Chickasaw Nation Gives Second Gift to Law School Campaign

April 2, 2015

Brook Arbeitman
Director of Marketing and Communications
Oklahoma City University School of Law
(405) 208-6300

(OKLAHOMA CITY – April 2, 2015) –The Chickasaw Nation has given two major gifts to the Oklahoma City University School of Law capital campaign, making the Nation the project’s largest donor to date. In gratitude for the contribution, the law school named the law library after the Chickasaw Nation.

“We are very pleased to work with Oklahoma City University School of Law in their efforts to expand on their outstanding history teaching Indian law and policy,” said Chickasaw Nation Governor Bill Anoatubby. “This new location will enable the school to expand the existing programs, giving students the opportunity to master their coursework while providing needed services to the community.”

The Law Library’s most prominent collection is the Native American Collection. It includes more than 4,400 print volumes and 8,600 pieces of microfiche. The collection was recently expanded to include resources for pro se patrons researching Native American legal issues.

The collection primarily focuses on Oklahoma tribes and includes materials by and about Native Americans of the Great Plains, Southwest and Five Civilized Tribes. The collection also contains tribal codes, constitutions, case law of tribal courts, and relevant state and federal materials. The collection is not limited to legal materials and includes works addressing all aspects of Native American life, history, and culture.

“I’m proud of our Indian Law programs and the work our law students are doing with and on behalf of native communities,” said Dean Valerie K. Couch. “The generosity from our friends at the Chickasaw Nation will have a lasting impact for generations of students who leave here to practice law in Indian country.”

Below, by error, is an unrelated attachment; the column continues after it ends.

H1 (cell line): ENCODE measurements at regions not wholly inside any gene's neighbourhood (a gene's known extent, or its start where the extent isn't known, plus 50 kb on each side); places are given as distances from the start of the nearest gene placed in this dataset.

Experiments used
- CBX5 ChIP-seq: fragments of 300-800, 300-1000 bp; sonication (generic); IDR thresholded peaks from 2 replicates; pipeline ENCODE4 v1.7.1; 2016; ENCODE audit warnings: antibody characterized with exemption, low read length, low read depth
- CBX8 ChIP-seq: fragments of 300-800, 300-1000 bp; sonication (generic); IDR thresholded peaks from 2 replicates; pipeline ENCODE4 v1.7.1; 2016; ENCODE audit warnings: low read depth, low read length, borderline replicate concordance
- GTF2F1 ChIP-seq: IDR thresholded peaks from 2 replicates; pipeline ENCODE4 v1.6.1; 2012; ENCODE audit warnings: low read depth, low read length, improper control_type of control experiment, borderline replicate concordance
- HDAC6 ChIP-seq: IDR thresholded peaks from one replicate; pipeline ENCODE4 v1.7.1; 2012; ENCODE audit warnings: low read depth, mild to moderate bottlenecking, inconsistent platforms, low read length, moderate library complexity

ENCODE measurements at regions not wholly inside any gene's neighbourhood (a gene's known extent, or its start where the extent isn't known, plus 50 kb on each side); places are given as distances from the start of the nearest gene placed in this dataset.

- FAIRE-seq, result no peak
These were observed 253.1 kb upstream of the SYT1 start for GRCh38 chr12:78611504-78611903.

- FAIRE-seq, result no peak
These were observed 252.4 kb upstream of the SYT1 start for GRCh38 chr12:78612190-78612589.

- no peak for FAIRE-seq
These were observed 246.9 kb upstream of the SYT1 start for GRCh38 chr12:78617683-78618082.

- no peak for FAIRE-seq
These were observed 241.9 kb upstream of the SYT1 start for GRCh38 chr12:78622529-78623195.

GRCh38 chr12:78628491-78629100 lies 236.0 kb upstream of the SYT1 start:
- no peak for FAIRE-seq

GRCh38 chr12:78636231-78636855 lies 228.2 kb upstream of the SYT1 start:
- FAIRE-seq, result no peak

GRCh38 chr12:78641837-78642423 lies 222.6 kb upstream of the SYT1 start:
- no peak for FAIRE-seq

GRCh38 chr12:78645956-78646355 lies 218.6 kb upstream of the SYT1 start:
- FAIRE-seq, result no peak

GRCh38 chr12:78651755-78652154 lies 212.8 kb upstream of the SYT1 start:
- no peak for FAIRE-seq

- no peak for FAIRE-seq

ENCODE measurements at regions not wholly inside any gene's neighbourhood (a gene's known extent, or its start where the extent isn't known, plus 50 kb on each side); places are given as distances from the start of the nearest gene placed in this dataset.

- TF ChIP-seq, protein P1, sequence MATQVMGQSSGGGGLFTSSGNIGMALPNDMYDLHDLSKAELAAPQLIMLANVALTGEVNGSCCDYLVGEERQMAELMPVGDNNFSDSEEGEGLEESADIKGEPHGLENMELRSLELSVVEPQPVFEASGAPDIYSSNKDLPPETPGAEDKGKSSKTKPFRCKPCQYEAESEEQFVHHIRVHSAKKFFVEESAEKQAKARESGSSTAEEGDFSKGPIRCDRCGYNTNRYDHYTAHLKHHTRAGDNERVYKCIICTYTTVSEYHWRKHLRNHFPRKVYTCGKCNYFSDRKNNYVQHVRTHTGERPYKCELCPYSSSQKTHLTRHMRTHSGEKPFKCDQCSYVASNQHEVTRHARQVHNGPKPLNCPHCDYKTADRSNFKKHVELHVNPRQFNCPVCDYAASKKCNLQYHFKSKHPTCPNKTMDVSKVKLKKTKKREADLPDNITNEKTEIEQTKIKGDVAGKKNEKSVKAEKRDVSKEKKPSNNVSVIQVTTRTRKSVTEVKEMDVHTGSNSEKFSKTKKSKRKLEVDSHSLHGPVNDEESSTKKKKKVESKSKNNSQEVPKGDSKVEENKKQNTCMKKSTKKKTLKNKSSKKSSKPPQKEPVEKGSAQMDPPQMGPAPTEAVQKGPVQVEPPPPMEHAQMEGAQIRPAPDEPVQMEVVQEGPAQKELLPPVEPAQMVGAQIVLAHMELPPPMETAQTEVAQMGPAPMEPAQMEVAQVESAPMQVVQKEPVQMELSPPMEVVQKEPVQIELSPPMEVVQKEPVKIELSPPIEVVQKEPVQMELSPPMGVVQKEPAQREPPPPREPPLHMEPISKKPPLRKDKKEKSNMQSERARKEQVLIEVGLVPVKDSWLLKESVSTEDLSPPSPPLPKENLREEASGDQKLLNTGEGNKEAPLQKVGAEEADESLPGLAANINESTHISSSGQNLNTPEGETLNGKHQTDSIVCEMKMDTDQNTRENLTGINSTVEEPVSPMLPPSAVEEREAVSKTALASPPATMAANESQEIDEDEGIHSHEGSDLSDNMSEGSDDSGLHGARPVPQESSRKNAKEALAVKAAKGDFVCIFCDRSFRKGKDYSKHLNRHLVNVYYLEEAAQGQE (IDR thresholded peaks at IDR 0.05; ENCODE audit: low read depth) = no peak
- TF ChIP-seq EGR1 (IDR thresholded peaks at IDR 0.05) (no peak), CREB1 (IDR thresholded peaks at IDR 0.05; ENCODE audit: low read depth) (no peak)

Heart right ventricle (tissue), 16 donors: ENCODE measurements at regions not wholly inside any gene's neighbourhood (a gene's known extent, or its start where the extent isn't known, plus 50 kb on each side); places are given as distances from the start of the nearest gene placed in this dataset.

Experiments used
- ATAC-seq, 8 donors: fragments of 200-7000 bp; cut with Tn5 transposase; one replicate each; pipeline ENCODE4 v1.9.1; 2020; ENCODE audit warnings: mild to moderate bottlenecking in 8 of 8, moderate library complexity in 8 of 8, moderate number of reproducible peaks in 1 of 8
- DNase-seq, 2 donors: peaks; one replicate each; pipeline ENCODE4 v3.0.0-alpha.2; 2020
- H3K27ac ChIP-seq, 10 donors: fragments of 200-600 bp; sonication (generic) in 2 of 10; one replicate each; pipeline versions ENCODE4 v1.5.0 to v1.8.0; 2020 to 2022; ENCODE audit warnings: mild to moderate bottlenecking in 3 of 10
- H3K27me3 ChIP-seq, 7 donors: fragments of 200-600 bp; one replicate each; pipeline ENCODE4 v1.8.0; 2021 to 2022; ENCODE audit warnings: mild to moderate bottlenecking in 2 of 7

In addition to the law library’s Native American Collection, Oklahoma City University School of Law has had a robust Indian law program dating back to the late 80s. The newly renamed American Indian Law and Sovereignty Center is continuing the mission of the Native American Legal Resource Center (NALRC) and expanding its focus to include tribal governance and leadership development in Indian Country.

The American Indian Wills Clinic, which launched in 2009, is housed in the Sovereignty Center. The Wills Clinic gives law students experience drafting wills and other estate documents for American Indians who own an interest in Indian land in Oklahoma. In 2014 alone, students drafted wills for 116 clients.

Additionally, the law school offers a certificate in American Indian Law.

“We are humbled and deeply grateful to the Chickasaw Nation and Governor Bill Anoatubby for this extraordinary commitment to the university and downtown Oklahoma City,” said OCU President Robert H. Henry. “The Nation’s ongoing support not only makes a difference in the lives of our students today, but will be transformative for the university’s future.”

Oklahoma City University School of Law consistently ranks in the top three law schools in the country for American Indian enrollment.